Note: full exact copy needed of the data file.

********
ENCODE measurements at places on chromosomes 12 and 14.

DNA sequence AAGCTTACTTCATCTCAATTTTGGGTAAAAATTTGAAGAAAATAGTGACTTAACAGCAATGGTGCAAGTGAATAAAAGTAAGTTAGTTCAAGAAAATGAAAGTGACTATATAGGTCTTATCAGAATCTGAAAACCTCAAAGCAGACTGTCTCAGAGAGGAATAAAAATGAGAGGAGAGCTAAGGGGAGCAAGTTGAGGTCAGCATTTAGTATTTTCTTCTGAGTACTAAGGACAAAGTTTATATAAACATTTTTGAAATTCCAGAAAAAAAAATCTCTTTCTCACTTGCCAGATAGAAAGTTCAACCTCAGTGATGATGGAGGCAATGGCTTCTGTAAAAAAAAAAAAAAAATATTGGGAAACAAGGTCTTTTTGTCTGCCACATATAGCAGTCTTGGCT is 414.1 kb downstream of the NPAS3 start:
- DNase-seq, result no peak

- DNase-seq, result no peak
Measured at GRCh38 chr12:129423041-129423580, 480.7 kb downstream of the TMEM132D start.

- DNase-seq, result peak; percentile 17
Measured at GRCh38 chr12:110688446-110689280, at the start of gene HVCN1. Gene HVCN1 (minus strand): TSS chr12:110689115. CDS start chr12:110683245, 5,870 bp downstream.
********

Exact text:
ENCODE measurements at places on chromosomes 12 and 14.

DNA sequence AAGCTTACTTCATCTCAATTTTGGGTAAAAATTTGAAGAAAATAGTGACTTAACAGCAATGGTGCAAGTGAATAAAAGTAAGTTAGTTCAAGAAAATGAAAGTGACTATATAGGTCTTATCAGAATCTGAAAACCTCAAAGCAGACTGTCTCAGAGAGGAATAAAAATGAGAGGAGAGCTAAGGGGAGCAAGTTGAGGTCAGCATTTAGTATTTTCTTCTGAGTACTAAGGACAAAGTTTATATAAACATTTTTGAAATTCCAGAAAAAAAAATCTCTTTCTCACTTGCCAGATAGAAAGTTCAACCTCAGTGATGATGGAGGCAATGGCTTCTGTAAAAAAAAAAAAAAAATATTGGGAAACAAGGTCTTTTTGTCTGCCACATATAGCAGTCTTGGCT is 414.1 kb downstream of the NPAS3 start:
- DNase-seq, result no peak

- DNase-seq, result no peak
Measured at GRCh38 chr12:129423041-129423580, 480.7 kb downstream of the TMEM132D start.

- DNase-seq, result peak; percentile 17
Measured at GRCh38 chr12:110688446-110689280, at the start of gene HVCN1. Gene HVCN1 (minus strand): TSS chr12:110689115. CDS start chr12:110683245, 5,870 bp downstream.